Experiencing dizziness is a common patient complaint: “70% of people in the U.S. will be affected by dizziness or balance issues during their lives”.
Dizziness is characterized by the sensation of lightheadedness, faintness, or unsteadiness. Vertigo on the other hand, which is often confused with dizziness, is the perception of movement or whirling/spinning sensation. Both vertigo and dizziness can be due to problems within the vestibular system. Everyone will experience dizziness occasionally, but if the sensation is common or frequent, then you may have vestibular dysfunction.
TYPES OF DIZZINESS
Benign Paroxysmal Positional Vertigo (BPPV).
- Most common dizziness disorder
- Caused by the otoconia (crystals) in the inner ear dislodging. The receptors then become free floating particles that cause people to feel dizzy.
Other types of vestibular disorders include:
- Cervicogenic dizziness where a person will experience dizziness due to neck problems.
- Labyrinthitis and vestibular neuritis, which are inflammations caused by a virus that can lead to vestibular dysfunction.
- Migraine associated vertigo, which is characterized by head pain along with some form of dizziness or sensitivity to light.
There are many more vestibular disorders that can cause symptoms of dizziness, but despite the fact that there are numerous disorders, the symptoms are easily treatable with the proper diagnosis and therapy.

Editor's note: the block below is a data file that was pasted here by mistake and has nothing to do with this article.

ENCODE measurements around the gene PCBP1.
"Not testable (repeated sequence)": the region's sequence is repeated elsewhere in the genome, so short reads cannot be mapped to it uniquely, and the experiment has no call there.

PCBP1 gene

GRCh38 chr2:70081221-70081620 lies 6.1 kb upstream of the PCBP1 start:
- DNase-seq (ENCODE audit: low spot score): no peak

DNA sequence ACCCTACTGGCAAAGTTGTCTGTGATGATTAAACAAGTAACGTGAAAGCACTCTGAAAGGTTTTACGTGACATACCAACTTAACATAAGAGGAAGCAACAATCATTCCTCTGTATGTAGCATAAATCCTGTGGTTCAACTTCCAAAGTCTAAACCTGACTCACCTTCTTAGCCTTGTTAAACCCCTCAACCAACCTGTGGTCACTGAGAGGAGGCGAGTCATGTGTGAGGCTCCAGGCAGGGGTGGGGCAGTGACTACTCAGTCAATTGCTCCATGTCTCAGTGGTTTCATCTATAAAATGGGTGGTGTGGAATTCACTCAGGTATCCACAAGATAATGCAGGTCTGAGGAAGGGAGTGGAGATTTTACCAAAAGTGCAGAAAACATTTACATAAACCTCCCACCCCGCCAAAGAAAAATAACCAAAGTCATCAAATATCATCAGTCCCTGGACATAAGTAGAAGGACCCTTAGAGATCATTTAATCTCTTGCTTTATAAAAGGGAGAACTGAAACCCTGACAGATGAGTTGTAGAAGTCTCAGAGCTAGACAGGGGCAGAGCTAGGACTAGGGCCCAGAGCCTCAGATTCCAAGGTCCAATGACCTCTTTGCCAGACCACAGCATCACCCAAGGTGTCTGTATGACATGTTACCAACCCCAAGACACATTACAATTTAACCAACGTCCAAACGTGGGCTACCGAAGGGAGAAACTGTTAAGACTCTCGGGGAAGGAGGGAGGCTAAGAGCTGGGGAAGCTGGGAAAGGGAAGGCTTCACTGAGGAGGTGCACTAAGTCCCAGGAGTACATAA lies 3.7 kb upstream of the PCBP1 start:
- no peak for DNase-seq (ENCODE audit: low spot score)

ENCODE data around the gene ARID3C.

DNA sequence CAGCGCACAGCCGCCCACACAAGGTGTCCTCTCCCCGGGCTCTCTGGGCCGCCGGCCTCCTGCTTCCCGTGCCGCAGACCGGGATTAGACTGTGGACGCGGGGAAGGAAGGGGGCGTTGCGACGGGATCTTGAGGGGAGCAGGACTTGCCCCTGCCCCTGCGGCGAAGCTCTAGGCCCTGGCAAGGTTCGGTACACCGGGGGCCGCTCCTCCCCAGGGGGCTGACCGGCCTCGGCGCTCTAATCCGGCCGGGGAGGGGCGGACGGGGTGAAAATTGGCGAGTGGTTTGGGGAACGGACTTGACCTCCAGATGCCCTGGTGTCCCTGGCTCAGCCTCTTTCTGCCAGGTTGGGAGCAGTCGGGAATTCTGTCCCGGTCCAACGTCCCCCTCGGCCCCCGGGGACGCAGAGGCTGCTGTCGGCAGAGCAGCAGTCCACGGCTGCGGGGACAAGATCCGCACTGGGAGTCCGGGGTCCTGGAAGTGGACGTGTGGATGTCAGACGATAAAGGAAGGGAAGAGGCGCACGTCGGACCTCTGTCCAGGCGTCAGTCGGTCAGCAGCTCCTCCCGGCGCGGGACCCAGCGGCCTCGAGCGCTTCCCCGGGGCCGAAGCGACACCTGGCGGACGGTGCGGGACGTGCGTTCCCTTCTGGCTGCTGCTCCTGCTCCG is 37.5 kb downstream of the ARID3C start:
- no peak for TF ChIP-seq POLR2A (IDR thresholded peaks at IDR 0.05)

Treatment for Dizziness
Vestibular rehabilitation therapy (VRT)
- Exercise-based program
- Designed to promote central nervous system compensation for inner ear deficits.
- Can help with BPPV, labyrinthitis, and vestibular neuritis.
Canalith repositioning procedure (CRP)
- Designed to move the displaced otoconia (crystals) within the semicircular canals, which cause symptoms of dizziness.
- Type of maneuver is based off of which semi-circular canal is contributing to dizziness
- Can help with BPPV
Both of these types of rehabilitative therapy can be performed by Physical Therapists who have specialized training and experience in treating patients with vestibular disorders.
Living with vestibular disorders can be challenging, but with the proper care and treatment, you can live a normal, non-dizzy life. If you live in the Orland Park or Homer Glen Area and would like information about therapy for dizziness and vertigo please contact us for more information.
Vestibular Disorders Association. Understanding Vestibular Disorders (2013).
www.vestibular.org– Sidak, J., Balance Problems: I’m so Dizzy… Healthy Cells Magazine. July 2007: 24